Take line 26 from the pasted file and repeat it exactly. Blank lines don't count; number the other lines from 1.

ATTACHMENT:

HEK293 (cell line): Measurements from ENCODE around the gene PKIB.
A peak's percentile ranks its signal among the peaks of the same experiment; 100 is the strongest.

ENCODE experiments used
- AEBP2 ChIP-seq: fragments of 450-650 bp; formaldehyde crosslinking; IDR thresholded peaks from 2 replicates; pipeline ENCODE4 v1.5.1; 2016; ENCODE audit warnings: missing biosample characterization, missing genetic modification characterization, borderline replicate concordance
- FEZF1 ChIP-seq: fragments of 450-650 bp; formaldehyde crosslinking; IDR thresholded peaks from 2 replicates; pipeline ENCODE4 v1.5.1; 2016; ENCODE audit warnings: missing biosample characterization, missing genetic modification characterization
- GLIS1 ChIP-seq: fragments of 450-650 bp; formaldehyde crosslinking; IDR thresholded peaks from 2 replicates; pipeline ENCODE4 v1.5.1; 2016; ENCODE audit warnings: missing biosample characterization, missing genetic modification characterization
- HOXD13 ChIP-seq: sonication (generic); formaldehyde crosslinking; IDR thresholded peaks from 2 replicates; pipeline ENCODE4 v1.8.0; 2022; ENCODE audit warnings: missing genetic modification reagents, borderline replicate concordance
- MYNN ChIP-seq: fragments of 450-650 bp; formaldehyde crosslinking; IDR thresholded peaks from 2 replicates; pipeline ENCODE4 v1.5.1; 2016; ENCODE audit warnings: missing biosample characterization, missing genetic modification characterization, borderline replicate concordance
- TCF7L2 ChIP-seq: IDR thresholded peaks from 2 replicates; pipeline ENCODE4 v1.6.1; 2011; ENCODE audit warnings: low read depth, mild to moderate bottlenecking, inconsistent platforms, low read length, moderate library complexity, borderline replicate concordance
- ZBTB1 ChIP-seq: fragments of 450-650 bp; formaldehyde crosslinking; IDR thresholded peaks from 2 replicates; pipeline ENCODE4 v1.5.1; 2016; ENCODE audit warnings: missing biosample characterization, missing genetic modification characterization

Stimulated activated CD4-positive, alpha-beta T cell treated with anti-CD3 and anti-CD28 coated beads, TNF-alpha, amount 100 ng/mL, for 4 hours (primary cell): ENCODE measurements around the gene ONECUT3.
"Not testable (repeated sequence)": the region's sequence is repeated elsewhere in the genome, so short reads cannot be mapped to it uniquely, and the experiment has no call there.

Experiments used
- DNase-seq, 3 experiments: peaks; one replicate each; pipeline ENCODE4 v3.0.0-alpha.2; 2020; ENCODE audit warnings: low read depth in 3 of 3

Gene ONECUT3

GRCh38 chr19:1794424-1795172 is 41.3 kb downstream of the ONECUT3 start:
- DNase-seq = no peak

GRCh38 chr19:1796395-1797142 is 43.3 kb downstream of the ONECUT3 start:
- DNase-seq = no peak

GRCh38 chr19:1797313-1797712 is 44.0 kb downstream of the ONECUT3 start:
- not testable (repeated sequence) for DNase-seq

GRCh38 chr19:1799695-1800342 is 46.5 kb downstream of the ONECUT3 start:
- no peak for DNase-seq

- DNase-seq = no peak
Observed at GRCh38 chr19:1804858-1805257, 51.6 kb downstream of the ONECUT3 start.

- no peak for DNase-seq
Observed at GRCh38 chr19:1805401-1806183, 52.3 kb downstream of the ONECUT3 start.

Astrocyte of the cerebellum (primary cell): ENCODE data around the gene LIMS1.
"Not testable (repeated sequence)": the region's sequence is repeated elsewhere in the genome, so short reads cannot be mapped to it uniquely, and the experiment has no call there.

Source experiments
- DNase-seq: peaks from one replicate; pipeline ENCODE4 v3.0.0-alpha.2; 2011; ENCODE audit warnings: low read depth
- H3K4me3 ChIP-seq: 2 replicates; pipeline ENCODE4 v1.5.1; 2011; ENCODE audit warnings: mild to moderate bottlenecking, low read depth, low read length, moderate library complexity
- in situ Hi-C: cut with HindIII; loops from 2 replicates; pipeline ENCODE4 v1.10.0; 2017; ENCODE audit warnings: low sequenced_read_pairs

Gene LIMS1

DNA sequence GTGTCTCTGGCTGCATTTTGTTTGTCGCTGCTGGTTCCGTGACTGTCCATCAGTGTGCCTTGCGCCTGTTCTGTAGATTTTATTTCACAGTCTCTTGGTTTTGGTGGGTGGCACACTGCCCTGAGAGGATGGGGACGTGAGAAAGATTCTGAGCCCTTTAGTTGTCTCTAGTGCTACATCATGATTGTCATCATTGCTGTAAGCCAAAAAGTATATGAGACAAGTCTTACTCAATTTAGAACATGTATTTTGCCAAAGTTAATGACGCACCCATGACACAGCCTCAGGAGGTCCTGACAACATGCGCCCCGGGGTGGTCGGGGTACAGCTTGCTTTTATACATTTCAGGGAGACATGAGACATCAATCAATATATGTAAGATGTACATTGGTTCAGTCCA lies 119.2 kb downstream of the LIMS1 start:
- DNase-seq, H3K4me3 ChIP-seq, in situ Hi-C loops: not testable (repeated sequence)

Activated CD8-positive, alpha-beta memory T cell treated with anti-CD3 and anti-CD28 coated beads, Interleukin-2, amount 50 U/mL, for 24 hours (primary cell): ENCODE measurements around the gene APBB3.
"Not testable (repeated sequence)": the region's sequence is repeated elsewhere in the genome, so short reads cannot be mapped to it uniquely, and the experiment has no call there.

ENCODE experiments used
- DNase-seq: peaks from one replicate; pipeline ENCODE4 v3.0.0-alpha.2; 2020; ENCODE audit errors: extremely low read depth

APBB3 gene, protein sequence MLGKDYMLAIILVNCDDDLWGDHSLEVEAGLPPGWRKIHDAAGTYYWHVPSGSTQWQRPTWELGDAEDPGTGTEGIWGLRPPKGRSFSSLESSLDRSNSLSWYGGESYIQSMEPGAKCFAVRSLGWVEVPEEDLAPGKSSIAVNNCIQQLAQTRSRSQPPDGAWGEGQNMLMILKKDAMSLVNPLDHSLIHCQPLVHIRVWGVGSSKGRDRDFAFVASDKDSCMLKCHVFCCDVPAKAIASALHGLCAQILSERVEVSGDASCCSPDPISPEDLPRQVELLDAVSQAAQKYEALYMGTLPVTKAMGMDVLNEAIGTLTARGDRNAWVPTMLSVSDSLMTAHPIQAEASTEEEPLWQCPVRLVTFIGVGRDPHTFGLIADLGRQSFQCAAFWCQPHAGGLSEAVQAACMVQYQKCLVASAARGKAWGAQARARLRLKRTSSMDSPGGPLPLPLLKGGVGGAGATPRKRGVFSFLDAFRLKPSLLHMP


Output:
- no peak for DNase-seq